12 Negative ions 3.95 3.76 Attractive Highly attractive Excellent
13 Price 3.94 3.40 One-dimensional Low value-added Care-free
14 Material accordance of base and internal
3.93 3.71 Attractive Less attractive Surplus
15 Free wind control and auto louver function 3.92 3.65 One-dimensional Low value-added Care-free
16 Cleaning instructions 3.92 3.54 Attractive Less attractive Care-free
17 Guard net for ﬁn 3.86 3.79 Must-be Necessary Surplus
18 Ease of portability and installation 3.80 3.65 One-dimensional Low value-added Care-free
19 Attractiveness and design for external looks 3.77 3.73 One-dimensional Low value-added Surplus
20 Wired and wireless control function 3.68 3.77 Attractive Less Attractive Surplus
21 Four key functions in one 3.64 3.60 Attractive Less attractive Care-free
22 Universal remote control 3.57 3.65 Indifferent Care-free Care-free
23 Cleanliness of surface 3.56 3.66 One-dimensional Low value-added Care-free
24 Pre-order function of starting time 3.35 3.55 Indifferent Care-free Care-free
Mean 3.941 3.678
Note: Ranking is according to level of importance. If two or more attributes have the same importance level, the attribute with a smaller deviation is ranked higher.
rules of Kano’s model. According to the unreﬁned model, a ﬁrm will pay similar attention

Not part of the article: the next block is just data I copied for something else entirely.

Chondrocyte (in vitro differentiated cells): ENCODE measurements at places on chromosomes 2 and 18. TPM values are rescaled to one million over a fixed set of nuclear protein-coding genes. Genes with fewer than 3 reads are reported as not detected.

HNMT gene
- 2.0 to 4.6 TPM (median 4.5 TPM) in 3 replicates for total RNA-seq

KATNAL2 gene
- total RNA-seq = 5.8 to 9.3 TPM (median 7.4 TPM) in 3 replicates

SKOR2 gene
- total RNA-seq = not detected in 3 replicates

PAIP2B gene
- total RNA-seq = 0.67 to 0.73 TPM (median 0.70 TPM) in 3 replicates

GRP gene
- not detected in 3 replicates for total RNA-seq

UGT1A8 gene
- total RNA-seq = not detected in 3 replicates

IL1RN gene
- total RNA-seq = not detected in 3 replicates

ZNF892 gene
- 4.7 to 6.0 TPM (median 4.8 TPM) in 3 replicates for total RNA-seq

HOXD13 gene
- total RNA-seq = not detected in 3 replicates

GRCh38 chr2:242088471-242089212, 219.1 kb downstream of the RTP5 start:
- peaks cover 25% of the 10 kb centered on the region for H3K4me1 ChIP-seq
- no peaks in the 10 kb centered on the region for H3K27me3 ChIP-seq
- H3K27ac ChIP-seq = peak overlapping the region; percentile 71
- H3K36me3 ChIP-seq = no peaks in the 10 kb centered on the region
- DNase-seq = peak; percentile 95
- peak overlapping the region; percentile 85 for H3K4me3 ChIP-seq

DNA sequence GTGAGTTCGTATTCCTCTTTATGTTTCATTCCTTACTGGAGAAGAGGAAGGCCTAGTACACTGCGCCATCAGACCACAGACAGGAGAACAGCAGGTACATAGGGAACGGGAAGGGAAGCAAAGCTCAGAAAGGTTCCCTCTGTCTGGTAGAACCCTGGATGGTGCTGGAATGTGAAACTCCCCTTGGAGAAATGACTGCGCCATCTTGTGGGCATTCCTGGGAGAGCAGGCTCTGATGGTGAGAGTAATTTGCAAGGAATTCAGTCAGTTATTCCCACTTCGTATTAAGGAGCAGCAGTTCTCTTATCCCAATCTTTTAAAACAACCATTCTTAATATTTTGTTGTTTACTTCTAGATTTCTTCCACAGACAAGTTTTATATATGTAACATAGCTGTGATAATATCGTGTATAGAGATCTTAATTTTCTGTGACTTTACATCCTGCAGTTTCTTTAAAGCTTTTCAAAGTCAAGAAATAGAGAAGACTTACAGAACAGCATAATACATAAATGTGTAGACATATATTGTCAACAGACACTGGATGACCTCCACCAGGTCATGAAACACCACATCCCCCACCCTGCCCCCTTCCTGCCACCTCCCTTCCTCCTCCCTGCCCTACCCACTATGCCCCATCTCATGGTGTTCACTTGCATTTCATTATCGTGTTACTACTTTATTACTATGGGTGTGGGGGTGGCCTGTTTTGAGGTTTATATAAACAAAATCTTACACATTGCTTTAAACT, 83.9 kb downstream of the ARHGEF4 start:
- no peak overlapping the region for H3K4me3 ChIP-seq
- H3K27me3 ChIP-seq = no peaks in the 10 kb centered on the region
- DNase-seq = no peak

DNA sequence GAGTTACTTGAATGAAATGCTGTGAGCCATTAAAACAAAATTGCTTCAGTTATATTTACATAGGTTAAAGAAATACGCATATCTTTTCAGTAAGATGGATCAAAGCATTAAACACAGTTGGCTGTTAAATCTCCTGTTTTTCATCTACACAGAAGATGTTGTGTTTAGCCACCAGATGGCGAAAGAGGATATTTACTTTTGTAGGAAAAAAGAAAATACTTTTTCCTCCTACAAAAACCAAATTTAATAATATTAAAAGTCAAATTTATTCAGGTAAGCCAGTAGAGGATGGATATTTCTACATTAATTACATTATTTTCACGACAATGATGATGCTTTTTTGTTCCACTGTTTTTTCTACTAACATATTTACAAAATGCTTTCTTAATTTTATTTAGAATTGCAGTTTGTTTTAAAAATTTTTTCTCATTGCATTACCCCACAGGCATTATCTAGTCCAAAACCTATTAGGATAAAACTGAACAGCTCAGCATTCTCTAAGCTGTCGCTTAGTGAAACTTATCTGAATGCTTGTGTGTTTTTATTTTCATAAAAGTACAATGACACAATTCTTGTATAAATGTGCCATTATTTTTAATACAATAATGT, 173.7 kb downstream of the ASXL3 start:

to these two attributes. However, when the ﬁrm recognizes the categories of these attri-
butes according to the reﬁned model, the ‘compressor noise’ attribute is seen to be a
high value-added attribute (and therefore of greater signiﬁcance to the ﬁrm), whereas
the ‘wind control and auto-louver function’ is of low value-added (and therefore of lesser
importance to the ﬁrm). As a result, the ﬁrm will adopt very different strategies towards the
Business management normally focuses on improvements to quality elements that are
unsatisfactory in the estimation of customers. However, according to the reﬁned model,
this is not the only consideration. Firms can simultaneously take care of the satisfaction
level of quality attributes and their degree of importance. Firms can thus obtain much valu-
able information for improvements from a comparison between the satisfaction levels and
the degree of importance of quality attributes. This is a very important concept, since cus-
tomers evaluate quality by using quality attributes that they recognize as important
(Deming, 1986; King, 1987; Headley & Choi, 1992). If customers’ satisfaction on these
important attributes falls to a low level, the overall quality evaluation from customers
can be very poor. Therefore, those quality attributes which customers consider to be
highly important and which have a lower satisfaction level are those that management
needs to address as a ﬁrst priority for improvements.